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Cloud Accelerates The Race To Virtualize Ground Stations
Wolfgang Berger, Senior Systems Engineer, WORK Microwave

The satellite industry is racing forward to virtualize ground infrastructures to keep up with the rise of cloud-based networks — this is driven by the need for greater flexibility and cost efficiency in downloading data and controlling satellite communications (SATCOM).

A virtual ground station (VGS) solution allows for remote control of SATCOM, data processing as well as scaling operations, enabling more efficient use of antenna time and the ability to download data when and where it is needed.

The flexible design of a VGS solution, consisting of virtual modems and multi-GHz front- ends, makes it possible to take advantage of these benefits.

Benefits Of Virtual Ground Stations

One of the key benefits of a VGS solution is its scalability. As the number of satellites on-orbit continues to increase, ground infrastructure must be able to handle the growth in data traffic. Virtualized ground infrastructure allows for more flexibility in scaling operations, making it easier to handle the growing amount of data.

This is especially important for the new space boom and emerging Low Earth Orbit (LEO) constellations, where the need for greater scalability is driving the demand for virtualized ground infrastructure.

Another benefit of virtualizing ground infrastructure is increased sustainability. Traditional ground stations require significant amounts of energy to operate, and the use of physical hardware can lead to a large carbon footprint.

Virtualized ground infrastructure, on the other hand, is more energy efficient and has a lower environmental impact due to its high degree of scalability. This is increasingly critical as the industry faces growing pressure to reduce its carbon footprint and become more sustainable.

Virtualized ground infrastructure also allows for more efficient use of resources. By using virtualized software modems, cloud-based networks and multi-GHz sampling front ends, ground stations can operate with less physical hardware and reduce their reliance on expensive specialized equipment.

This can lead to significant cost savings, making it more economically feasible for missions such as Earth observation to download data when and where it’s needed and only pay for the antenna time actually used.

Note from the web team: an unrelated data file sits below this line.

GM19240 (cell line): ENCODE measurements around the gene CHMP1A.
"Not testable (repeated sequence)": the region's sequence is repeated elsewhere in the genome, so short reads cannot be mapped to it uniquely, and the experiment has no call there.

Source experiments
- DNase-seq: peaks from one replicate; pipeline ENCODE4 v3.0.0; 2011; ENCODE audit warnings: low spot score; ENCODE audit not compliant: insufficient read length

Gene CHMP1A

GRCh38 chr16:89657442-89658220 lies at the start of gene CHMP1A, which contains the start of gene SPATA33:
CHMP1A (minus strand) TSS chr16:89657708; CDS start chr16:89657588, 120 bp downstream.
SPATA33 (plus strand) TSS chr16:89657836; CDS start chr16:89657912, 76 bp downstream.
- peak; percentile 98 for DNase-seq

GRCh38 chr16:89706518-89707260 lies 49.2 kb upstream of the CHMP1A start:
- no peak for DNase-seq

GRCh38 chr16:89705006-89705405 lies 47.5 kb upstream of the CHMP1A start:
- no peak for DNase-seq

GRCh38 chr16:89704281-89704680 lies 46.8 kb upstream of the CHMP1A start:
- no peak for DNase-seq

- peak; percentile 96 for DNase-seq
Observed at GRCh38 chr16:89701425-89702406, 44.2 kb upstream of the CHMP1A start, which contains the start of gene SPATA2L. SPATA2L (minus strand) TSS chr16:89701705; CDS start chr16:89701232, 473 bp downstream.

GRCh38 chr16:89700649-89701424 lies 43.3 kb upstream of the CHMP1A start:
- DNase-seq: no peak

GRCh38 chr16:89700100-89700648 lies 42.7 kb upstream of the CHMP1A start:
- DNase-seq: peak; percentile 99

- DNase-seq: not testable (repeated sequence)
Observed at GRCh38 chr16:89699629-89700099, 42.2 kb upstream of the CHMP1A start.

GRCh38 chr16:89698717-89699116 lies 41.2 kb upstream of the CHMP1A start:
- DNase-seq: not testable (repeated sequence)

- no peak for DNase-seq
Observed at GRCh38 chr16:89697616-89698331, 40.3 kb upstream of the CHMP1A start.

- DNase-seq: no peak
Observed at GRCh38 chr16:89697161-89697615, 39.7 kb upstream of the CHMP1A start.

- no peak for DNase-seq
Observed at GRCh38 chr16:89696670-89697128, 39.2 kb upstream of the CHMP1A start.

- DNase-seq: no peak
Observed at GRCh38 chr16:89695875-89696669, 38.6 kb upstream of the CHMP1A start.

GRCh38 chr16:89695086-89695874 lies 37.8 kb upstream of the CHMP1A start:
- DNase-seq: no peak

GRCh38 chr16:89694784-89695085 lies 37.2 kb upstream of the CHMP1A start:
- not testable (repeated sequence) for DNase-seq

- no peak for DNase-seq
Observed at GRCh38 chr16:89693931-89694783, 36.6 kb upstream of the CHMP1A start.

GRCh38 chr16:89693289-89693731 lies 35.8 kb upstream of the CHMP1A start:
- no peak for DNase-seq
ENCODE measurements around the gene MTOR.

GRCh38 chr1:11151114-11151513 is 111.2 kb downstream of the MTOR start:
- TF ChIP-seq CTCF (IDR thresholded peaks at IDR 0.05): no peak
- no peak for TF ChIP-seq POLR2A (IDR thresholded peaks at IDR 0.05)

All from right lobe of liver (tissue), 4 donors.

Challenges Of Virtualizing Ground Infrastructure

Ground infrastructure can bring many benefits and also presents challenges, particularly in terms of security. Since virtualized ground infrastructure relies on cloud-based networks and virtualized modems, it is more vulnerable to cyberattacks.

WORK Microwave’s Digital Block Upconverter DBUC receives
digital baseband signals in DIFI standard from virtualized
software modems and converts them into RF signals, which go
to the high-power amplifier (HPA) for amplification and uplink
to satellite constellations.

As the industry continues to evolve and adapt to new technologies and trends, it is essential for VGS solutions to have robust security measures in place to protect against potential threats.

However, it is also possible to mitigate this risk by running the virtualized modem on- premises, behind a firewall or accessible via a secure VPN only. This allows for greater control over the security of the virtualized system and can reduce the risk of cyberattacks.

It is important for organizations to carefully evaluate the trade-offs between the benefits of virtualizing ground infrastructure and the potential security risks. It’s also imperative to implement appropriate security measures to protect against potential threats.

Overall, virtualizing ground infrastructure offers multiple benefits to the satellite industry, such as increased scalability, sustainability, cost efficiency, and efficient use of resources.

However, it is important to consider the security risks that come with virtualization and take appropriate measures to alleviate them. By taking the necessary precautions, the benefits of virtualization can be realized while minimizing the risk of cyberattacks.

Virtualizing ground infrastructure is becoming increasingly important for the satellite industry with the rise of cloud-based networks and the need for greater flexibility and cost efficiency.

A VGS solution enables remote control of satellite communications, data processing, and scaling operations, as needed, and it increases scalability, sustainability, cost efficiency, and efficient use of resources.

By virtualizing ground infrastructure, the satellite industry can swiftly adjust to change and accelerate the digitization of the ground segment.

For more information on VGS, visit

Author Wolfgang Berger is the Senior System Engineer at WORK Microwave.